Dept. of Agriculture, Environment, Farmworker Children, Health & Safety, Work Hazards

AFOP Supports Strengthening DOL’s Hazardous Orders in Agriculture

From, 2 Sept 2011.

Association of Farmworker Opportunity Programs Commends Step Forward in Protecting Children

In the midst of National Labor Rights Week, the U.S. Department of Labor (DOL) is proposing revisions to child labor regulations that would strengthen the safety requirements for young workers employed in agriculture and related fields. The Association of Farmworker Opportunity Programs (AFOP) is glad to see the DOL take this important step towards protecting America’s youth.

“This is the first update to the U.S. child labor laws in over 40 years, and we hope to see the changes implemented as quickly as possible,” says Norma Flores López, Director of AFOP’s Children in the Fields Campaign. “These historic changes will help protect farmworker youth from the hazards of agricultural work and will save countless lives.”

The revisions would extend restrictions on child labor including barring children under 16 from cultivating, harvesting, or curing tobacco. Farmworkers in tobacco fields routinely have nicotine exposure equal to the worker smoking 36 cigarettes per day according to Public Health Reports. Children working in tobacco fields are particularly vulnerable to acute tobacco poisoning, known as green tobacco sickness, which has no special treatment or cure.

Under the proposed changes, children under 16 would also be prohibited from operating most power-driven equipment. According to National Institute for Occupational Safety and Health (NIOSH), tractor overturns are the leading cause of occupational agricultural deaths in the U.S., yet a 2006 article from the Journal of Agricultural Safety and Health found that fewer than 1% of the youth in Ohio who were operating tractors or other hazardous machinery had even participated in tractor certification training.

The DOL is also proposing, under recommendation by NIOSH, to prohibit all work inside grain silos. In 2010, 51 workers were engulfed by grain stored in towering metal structures, and 26 died — the highest number on record, according to a report issued by Purdue University. These restrictions, which were delayed nearly nine months rather than the usual 90-day review procedure, could prevent the repeat of the deaths of 14-year-old Wyatt Whitebread and 19-year-old Alejandro Pacas who drowned in a grain bin earlier this year.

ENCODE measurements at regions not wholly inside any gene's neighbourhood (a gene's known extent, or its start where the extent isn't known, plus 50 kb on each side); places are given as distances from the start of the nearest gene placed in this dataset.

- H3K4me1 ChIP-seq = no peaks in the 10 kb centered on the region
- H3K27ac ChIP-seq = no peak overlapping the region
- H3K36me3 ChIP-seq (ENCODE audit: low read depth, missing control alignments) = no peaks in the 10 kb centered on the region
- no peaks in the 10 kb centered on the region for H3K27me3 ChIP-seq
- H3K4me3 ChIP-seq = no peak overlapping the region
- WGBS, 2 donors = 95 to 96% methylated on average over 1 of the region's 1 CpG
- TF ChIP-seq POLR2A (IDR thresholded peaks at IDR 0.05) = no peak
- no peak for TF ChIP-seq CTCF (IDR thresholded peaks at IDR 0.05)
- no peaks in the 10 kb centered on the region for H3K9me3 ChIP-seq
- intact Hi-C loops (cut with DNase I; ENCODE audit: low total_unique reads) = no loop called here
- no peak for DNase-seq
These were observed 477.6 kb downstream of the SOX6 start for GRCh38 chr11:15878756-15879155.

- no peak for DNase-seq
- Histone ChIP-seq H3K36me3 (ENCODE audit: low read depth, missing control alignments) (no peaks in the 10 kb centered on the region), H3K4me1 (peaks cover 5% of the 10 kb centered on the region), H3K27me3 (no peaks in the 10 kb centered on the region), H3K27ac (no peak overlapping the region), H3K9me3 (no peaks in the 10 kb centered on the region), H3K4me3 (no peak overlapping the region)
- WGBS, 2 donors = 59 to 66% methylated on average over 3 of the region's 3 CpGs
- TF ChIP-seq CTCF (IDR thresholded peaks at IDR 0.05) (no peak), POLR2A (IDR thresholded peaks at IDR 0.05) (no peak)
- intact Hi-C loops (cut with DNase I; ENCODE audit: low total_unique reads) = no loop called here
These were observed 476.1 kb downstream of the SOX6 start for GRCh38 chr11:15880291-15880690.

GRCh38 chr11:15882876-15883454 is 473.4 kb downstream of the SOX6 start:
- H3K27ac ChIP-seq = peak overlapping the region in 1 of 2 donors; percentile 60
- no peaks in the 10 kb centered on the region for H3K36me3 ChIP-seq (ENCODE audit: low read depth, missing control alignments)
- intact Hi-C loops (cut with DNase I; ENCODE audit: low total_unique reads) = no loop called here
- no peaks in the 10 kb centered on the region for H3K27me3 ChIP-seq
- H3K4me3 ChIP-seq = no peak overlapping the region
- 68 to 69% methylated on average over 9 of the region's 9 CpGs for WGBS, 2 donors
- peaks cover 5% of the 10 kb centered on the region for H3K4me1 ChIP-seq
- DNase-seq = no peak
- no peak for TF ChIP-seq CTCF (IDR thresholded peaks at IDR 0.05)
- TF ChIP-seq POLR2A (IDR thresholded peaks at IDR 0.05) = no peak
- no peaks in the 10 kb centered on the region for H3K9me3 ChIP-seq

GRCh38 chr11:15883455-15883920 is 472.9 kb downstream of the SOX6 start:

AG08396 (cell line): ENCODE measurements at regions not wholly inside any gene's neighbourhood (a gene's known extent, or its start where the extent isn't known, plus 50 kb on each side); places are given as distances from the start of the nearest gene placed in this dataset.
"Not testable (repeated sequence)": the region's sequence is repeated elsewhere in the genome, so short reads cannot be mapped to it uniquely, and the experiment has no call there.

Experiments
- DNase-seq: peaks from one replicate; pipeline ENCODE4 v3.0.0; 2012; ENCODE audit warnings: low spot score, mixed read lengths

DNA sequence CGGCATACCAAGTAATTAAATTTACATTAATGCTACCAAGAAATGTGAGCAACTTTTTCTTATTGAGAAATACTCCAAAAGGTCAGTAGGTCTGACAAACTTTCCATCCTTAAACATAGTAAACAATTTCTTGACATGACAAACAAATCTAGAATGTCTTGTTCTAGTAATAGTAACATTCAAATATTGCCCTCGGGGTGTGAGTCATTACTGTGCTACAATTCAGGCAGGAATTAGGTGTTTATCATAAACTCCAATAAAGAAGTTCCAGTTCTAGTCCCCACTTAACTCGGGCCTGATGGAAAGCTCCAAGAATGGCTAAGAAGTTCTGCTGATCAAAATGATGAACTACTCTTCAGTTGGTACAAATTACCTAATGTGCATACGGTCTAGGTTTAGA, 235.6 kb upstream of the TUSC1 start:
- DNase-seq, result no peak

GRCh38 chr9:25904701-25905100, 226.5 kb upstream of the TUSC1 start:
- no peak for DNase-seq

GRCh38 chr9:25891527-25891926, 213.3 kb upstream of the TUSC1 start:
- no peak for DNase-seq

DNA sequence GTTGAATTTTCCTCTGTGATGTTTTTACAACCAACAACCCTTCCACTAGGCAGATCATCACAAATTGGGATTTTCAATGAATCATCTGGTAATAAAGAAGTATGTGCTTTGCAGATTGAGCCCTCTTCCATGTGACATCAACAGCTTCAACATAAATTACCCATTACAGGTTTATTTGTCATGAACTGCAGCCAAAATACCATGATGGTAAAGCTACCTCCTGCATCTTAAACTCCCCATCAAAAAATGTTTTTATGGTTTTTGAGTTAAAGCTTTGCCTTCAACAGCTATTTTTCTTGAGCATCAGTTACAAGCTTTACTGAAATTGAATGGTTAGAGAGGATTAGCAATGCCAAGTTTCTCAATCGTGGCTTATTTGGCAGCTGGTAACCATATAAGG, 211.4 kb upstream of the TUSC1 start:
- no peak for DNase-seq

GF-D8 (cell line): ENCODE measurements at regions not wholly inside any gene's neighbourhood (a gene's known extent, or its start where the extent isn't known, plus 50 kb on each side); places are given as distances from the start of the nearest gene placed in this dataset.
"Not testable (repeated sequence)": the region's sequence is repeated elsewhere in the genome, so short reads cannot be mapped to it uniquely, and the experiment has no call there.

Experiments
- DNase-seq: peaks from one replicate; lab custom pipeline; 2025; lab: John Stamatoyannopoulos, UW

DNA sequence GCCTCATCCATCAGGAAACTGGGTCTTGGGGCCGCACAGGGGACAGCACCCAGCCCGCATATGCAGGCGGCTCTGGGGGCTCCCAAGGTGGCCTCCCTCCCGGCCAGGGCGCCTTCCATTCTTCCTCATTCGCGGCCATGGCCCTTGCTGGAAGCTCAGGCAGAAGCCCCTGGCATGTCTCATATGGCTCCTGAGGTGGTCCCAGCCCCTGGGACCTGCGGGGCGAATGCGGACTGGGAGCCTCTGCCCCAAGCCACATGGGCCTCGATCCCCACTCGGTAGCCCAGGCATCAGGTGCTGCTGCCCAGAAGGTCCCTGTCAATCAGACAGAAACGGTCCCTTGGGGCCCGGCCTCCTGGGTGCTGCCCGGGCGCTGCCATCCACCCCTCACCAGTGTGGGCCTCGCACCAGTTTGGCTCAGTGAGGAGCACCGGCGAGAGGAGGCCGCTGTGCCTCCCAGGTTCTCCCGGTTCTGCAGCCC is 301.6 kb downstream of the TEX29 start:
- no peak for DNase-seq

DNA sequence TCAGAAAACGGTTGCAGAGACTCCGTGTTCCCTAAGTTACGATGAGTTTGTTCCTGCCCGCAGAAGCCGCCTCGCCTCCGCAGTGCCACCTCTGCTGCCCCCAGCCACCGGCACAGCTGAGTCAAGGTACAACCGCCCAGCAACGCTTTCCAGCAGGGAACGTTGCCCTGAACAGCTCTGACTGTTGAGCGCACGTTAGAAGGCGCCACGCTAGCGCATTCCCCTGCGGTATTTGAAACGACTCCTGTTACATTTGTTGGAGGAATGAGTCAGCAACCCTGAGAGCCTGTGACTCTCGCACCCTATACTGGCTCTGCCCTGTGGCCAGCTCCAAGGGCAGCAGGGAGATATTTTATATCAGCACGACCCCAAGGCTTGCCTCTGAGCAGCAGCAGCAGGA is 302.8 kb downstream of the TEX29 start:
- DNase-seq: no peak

“While we applaud the Department of Labor’s commitment to bring parity between the rules for young workers employed in agricultural jobs and the more stringent rules that apply to those employed in nonagricultural workplaces, there is more work to be done,” added López. “We need to equalize the child labor laws so all children can receive the same protections regardless of the industry they work in.”

The Association of Farmworker Opportunity Programs is a non-profit, national federation of 52 non-profit and public agencies that provide training and employment services to migrant and seasonal farmworkers. Our goal is to improve the quality of life for all farmworkers and their families through advocacy, education, and training. For additional comment or an interview, please contact Ayrianne Parks at 202.828-6006 ext. 140 or

Source:, “AFOP Supports Strengthening DOL’s Hazardous Orders in Agriculture” 2 Sept 2011.


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